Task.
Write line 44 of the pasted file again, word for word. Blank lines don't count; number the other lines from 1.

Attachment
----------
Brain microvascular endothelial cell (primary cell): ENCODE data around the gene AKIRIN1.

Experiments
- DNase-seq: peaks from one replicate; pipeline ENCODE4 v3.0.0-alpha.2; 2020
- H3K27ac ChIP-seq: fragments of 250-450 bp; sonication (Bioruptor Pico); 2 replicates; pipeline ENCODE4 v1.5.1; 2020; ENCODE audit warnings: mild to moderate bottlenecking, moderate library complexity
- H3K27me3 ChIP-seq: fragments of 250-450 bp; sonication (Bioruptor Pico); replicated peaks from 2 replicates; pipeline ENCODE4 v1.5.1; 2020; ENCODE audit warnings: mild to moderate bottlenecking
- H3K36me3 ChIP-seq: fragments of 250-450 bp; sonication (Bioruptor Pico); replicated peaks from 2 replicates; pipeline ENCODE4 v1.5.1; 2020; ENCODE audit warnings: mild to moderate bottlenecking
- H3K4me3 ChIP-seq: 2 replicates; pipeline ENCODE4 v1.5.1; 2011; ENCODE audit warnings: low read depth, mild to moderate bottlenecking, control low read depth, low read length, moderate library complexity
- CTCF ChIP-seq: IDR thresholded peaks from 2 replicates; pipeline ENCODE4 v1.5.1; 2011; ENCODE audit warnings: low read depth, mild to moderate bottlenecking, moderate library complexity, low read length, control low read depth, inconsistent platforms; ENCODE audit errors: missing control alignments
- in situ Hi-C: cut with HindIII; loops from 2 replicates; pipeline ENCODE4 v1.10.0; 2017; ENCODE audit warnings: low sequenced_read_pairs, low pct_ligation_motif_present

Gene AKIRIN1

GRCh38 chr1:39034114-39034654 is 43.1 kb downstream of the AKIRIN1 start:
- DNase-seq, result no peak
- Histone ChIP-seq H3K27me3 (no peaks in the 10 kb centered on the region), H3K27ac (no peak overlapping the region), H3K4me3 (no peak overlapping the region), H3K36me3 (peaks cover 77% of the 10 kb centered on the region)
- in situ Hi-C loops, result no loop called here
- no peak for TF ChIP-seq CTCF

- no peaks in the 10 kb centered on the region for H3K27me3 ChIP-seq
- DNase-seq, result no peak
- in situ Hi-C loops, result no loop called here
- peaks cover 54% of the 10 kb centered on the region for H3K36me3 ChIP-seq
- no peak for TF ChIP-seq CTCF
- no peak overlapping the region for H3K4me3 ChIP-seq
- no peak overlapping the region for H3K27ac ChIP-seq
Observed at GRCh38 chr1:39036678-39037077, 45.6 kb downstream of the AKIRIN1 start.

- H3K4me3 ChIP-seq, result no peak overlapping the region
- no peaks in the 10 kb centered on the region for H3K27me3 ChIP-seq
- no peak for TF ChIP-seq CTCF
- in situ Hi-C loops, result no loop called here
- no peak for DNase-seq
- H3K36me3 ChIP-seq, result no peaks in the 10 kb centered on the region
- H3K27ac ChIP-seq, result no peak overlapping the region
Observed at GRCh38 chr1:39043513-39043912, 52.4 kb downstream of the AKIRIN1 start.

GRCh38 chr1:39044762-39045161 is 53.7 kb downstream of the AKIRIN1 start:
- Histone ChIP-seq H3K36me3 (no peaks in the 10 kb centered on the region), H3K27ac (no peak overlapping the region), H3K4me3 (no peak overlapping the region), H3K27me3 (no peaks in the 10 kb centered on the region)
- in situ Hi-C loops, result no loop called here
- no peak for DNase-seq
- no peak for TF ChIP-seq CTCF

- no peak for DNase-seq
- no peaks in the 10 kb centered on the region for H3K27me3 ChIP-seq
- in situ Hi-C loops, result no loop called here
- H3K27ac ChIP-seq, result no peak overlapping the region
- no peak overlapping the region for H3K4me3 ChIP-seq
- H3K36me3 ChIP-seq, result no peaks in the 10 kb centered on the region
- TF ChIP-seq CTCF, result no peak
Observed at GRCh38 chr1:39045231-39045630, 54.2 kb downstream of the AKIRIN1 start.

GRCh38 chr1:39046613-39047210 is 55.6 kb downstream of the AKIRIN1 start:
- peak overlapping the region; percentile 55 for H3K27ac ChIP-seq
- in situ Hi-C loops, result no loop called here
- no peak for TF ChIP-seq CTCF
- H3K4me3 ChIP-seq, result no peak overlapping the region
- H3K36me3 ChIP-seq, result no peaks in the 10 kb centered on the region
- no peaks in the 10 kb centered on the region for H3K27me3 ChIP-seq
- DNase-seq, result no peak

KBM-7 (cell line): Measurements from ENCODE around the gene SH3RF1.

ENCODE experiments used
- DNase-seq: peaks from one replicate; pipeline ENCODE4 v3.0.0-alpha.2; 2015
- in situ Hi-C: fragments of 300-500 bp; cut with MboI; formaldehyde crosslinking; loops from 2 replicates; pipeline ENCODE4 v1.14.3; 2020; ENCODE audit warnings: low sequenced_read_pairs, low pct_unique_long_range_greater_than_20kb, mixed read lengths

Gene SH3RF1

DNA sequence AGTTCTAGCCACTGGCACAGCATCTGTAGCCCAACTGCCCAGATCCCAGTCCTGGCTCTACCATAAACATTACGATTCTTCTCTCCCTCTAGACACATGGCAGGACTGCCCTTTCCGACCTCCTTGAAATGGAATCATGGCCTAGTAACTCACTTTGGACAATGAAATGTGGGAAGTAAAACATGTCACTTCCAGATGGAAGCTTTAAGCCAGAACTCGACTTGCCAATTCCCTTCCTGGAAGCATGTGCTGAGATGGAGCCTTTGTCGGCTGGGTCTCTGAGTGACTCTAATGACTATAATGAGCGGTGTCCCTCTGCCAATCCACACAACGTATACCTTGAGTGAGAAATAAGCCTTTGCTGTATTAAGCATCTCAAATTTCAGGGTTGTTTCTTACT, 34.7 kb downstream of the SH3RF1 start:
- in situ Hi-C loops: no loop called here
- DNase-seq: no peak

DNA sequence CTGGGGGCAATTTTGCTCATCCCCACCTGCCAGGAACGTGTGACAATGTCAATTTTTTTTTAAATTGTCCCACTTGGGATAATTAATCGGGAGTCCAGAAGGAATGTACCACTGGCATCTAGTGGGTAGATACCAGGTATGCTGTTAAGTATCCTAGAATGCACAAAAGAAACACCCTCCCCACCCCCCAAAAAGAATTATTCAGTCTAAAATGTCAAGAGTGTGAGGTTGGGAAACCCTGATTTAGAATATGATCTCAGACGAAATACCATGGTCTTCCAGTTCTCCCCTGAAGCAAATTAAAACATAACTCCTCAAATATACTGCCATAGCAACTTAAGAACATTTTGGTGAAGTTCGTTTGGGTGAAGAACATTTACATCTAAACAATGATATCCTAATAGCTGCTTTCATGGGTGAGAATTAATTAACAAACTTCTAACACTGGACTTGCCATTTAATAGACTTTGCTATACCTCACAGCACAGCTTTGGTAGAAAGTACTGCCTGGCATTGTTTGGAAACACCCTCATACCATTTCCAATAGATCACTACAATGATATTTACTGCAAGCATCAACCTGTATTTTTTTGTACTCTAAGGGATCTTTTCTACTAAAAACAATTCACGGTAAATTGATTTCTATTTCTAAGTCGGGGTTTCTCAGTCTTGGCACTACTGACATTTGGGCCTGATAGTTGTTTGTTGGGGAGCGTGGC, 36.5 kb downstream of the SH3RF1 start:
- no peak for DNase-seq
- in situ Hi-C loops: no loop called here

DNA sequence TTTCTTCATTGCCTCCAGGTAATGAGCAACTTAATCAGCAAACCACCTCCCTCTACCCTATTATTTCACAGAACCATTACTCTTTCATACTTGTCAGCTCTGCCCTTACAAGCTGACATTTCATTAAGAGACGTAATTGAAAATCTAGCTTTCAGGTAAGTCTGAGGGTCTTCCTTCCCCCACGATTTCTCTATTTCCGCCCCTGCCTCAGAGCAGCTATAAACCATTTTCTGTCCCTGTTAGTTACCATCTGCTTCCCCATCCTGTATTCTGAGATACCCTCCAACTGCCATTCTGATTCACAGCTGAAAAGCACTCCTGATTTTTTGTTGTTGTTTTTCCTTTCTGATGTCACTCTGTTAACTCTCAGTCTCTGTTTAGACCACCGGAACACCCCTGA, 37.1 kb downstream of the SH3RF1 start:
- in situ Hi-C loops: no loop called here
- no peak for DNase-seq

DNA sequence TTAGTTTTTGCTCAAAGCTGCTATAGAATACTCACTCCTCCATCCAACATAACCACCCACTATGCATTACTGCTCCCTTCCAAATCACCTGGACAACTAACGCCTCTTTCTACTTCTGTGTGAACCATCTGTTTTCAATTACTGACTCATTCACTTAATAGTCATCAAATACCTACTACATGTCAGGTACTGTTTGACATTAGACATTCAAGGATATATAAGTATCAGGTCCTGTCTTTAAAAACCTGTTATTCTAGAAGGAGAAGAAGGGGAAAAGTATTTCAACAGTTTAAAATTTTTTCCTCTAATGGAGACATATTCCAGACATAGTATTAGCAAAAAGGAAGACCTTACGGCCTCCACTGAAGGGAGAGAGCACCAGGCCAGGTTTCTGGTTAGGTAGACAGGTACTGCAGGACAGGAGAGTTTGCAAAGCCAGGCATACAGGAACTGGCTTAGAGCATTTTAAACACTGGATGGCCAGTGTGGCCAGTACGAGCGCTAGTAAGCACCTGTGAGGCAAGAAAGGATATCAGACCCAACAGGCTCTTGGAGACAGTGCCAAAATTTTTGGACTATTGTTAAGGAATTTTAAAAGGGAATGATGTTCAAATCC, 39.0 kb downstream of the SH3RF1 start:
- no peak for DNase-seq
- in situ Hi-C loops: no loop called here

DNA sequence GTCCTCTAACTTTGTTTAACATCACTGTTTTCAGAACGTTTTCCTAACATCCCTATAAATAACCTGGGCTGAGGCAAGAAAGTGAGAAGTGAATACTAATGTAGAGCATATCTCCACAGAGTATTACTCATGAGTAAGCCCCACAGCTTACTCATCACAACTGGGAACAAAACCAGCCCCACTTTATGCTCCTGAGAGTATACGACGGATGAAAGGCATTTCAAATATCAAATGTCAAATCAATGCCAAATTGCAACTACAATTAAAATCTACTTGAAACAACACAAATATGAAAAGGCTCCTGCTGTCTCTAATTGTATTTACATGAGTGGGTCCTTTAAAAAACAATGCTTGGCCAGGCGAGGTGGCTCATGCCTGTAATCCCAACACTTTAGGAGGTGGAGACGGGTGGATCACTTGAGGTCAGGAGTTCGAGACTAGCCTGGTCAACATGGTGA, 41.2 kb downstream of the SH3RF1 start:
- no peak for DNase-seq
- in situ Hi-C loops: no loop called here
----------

Observed at GRCh38 chr1:39045231-39045630, 54.2 kb downstream of the AKIRIN1 start.